I purchased a small “gizzie,”  a bubble level that fits into the camera hotshoe (the place where one attaches a separate flash) of my camera so that I can be sure that the camera is perfectly parallel to the vertical wall and also level, because my basement floors definitely are not perfectly level.  I purchased my camera level from B&H Photo Video, a vast emporium (a real store and online) for all things photo and video; they have really expert sales people who can help you with expensive decisions (like a DSLR!) and great prices.  They are a Jewish business, so they close for the Sabbath (Friday to Saturday evenings) and holy days, so check on the website for special closings.  Otherwise, they are there.  Type “Camera level” into the search box on the site to find their current offerings.  If my eyes are telling me one thing and the hotshoe level is saying another, I often use a small “torpedo” level to double check.  When I turn the camera to vertical on the tripod, because the barrel of the lens has ridges, I make certain the front of the lens is level (see photos below).

With this particular lens, I notice that the lower right corner isn't sharp no matter what the focal length, so when I want ALL the quilt to be super-sharp, I allow extra room around the edges.

With this particular lens, I notice that the lower right corner isn’t sharp no matter what the focal length, so when I want ALL the quilt to be super-sharp, I allow extra room around the edges.

If you want to get REALLY obsessive (guilty!) you can make sure your quilt is exactly vertical using a small bubble level from the hardware store:

Making sure the sides of the quilt are vertical (or that the top is horizontal).

Making sure the sides of the quilt are vertical (or that the top is horizontal).

If you have the option, turn on a grid in the viewfinder.  This will help you see if the now-truly-vertical sides of your quilt are parallel to the grid on the screen or at an angle.  If they are at an angle, you can adjust the camera so everything is squared up correctly.

If you have the option, turn on a grid in the viewfinder. This will help you see if the now-truly-vertical sides of your quilt are parallel to the grid on the screen or at an angle. If they are at an angle, you can adjust the camera so everything is squared up correctly.

To obsess a bit more, you want to make sure that once the QUILT is vertical/level, that your camera LENS is also vertical/level.  The floors in my basement studio (painted that grass green!) are anything but flat and level.  So I triple check with not only the hotshoe bubble level, but I use the small red torpedo level (seen in the photo at the side of my quilt and below) to check if the camera LENS is vertical.  If the lens tips up or down, you will get distortion called keystoning, where a true rectangle appears wider at the top or at the bottom.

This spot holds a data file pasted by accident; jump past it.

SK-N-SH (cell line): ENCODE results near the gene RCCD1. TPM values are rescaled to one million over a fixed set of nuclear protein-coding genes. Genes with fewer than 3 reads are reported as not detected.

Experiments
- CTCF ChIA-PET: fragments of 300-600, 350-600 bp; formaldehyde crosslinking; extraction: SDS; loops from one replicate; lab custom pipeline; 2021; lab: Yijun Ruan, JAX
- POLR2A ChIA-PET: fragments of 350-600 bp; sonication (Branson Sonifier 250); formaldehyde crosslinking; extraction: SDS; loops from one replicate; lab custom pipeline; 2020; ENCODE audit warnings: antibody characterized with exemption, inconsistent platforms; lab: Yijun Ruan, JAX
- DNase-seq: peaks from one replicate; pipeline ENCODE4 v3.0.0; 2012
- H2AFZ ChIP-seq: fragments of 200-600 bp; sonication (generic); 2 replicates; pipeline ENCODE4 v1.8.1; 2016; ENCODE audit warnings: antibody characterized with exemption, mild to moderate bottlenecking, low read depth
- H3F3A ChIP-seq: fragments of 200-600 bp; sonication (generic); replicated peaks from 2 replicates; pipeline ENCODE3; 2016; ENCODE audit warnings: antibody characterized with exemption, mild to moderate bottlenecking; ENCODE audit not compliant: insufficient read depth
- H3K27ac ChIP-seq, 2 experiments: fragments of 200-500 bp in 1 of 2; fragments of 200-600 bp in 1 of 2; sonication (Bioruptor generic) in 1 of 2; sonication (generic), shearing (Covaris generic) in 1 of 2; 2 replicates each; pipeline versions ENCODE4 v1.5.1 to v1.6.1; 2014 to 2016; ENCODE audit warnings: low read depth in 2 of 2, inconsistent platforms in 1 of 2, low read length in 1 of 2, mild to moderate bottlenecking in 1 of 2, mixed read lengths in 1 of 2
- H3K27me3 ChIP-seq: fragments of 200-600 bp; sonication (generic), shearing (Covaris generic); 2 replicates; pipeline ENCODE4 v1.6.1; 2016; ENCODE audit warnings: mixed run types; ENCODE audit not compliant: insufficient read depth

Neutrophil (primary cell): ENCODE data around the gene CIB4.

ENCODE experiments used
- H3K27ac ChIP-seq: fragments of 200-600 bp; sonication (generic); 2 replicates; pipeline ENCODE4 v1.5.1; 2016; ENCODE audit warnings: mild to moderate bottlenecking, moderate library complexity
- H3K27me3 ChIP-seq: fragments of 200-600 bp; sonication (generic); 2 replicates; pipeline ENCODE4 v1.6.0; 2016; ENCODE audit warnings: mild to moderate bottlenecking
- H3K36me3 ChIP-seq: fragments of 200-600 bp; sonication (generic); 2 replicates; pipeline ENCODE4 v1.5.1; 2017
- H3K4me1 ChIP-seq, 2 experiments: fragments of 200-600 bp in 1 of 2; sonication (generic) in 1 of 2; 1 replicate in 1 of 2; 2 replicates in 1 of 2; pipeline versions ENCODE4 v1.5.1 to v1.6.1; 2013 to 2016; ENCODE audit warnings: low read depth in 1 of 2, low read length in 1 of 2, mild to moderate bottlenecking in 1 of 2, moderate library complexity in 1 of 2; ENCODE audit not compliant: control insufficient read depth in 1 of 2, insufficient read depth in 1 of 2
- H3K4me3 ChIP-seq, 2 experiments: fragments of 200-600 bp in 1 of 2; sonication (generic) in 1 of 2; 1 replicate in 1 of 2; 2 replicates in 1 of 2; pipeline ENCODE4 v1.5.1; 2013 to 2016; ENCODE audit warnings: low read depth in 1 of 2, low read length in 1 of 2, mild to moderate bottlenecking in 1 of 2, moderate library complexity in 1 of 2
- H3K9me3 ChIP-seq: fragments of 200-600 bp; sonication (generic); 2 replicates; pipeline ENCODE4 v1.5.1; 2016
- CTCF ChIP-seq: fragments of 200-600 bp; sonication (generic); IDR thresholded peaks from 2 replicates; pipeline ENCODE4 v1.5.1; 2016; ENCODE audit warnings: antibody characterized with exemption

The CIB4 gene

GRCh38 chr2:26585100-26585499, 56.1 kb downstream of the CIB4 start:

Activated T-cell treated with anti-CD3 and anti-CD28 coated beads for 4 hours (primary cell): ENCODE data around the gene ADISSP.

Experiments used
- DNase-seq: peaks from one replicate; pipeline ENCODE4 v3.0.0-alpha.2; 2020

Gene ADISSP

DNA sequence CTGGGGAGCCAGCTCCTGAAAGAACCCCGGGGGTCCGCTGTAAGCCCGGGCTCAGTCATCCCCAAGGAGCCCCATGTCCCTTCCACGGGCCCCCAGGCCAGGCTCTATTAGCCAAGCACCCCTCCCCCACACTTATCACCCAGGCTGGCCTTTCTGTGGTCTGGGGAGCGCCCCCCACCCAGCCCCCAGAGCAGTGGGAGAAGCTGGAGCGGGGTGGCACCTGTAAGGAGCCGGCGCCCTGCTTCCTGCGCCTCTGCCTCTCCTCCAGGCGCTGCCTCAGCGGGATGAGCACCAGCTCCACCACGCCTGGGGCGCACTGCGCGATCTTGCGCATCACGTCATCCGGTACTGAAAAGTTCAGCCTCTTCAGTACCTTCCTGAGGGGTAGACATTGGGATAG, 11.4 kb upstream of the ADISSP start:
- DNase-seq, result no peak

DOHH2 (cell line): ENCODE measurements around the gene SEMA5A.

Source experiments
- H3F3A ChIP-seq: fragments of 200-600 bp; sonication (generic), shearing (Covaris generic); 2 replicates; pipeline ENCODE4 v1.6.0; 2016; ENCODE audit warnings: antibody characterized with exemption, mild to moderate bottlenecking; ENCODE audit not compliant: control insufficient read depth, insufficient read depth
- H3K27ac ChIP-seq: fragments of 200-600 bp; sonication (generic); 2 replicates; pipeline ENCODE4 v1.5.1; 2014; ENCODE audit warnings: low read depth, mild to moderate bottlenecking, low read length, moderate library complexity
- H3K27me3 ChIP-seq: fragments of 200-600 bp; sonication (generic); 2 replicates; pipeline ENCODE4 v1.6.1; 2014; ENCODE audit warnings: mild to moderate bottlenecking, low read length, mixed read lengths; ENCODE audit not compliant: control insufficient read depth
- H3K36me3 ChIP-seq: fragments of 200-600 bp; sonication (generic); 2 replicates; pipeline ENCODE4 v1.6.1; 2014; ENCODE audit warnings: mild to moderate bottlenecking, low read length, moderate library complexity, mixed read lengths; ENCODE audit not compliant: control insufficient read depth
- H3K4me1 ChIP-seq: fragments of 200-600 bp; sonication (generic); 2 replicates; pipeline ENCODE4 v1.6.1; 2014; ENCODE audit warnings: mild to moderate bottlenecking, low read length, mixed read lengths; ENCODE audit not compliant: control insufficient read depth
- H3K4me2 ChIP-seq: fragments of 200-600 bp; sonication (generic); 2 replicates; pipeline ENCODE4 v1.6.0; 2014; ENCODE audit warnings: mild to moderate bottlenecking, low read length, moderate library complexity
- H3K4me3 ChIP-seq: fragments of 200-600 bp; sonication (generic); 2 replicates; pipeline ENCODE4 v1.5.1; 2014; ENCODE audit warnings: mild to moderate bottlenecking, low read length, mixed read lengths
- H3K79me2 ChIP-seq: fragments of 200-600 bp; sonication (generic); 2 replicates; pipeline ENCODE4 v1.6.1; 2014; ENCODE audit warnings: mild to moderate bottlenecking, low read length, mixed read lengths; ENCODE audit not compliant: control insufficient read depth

Using the bubble level on the top of the lens is a challenge because of the grip and changes in the surface.

Using the bubble level on the top of the lens is a challenge because of the grip and changes in the surface.

Instead you can use the hotshoe bubble level to make sure the front of the lens is in fact truly vertical  (assuming of course that your wall is truly vertical!)

Instead you can use the hotshoe bubble level to make sure the front of the lens is in fact truly vertical (assuming of course that your wall is truly vertical!)

OR

use  your Torpedo or other level to make sure the front of the lens is vertical.  A larger level such as this one is likely to have a bit better accuracy than a small one like the hotshoe level.  It also means I don't have to jar the camera taking the hotshoe level in and out of the hotshoe!

Distortion:  Through trial, error, and observation, I have learned that when I use my Nikon DSLR with the extra long zoom lens, the lower right of the lens has some distortion:  it just isn’t sharp in that lower right corner.  So when I set up and take photographs, I know that I need to have my tripod far enough away that I can avoid having a corner of the quilt in the not-so-sharp zone.  Next on my agenda:  take out the shorter zoom lens that came with the camera and see how that does.

A focal length on your zoom of about 50 is optimal.  If your camera doesn't tell you the focal length, just don't do way zoomed in or really wide-angle.

A focal length on your zoom of about 50 is optimal. If your camera doesn’t tell you the focal length, just don’t do way zoomed in or really wide-angle.

Focal length:  I’ve also read that the optimal focal length for still photography like this is 50 mm (well, the digital equivalent of what 50mm was on old film cameras).  You definitely don’t want to go wide-angle because you will get distortion:  a square quilt will bulge out like a fish eye, the sides will appear to push out in the middle.  When I set up the tripod, I set the camera to 50mm, then I move the tripod so that the quilt fills the viewfinder (while avoiding that odd spot with my particular lens) but still allows me room to crop the photo in Photoshop Elements.

Center focus on center of quilt.  Note hotshoe bubble level.

Center focus on center of quilt. Note hotshoe bubble level. Notice that the tripod is about ten feet back from the design wall and the quilt of Pigwidgeon dancing for supper nearly fills the screen, but avoids that lower-right area.

Tripod:  I cannot overstate how important it is to have a perfectly still camera.  As you push the button, your hand introduces shake to the camera.  My first tripod was purchased used for $27.  Yep, that inexpensive.   And photos from that set-up made it into books!  I eventually replaced with an “enthusiast” level tripod, but which still didn’t cost more than $150.  Since this is my business, it was a business deduction (and honestly, the only time I’ve ever used it for anything other than work is to film Eli at a few wrestling meets–I can videotape from the tripod and take still pics sitting on the floor!) and well worth it.  My tripod head has a built in bubble level on it, too, but I rely on the level on the camera to make sure the camera isn’t tilted on a level tripod.  If you don’t have a tripod, find a ladder, chair or other stable surface and put your camera on that.  Use the self-timer, press the button, then let the camera trigger the shot; this avoids wiggling from your hands pushing the button.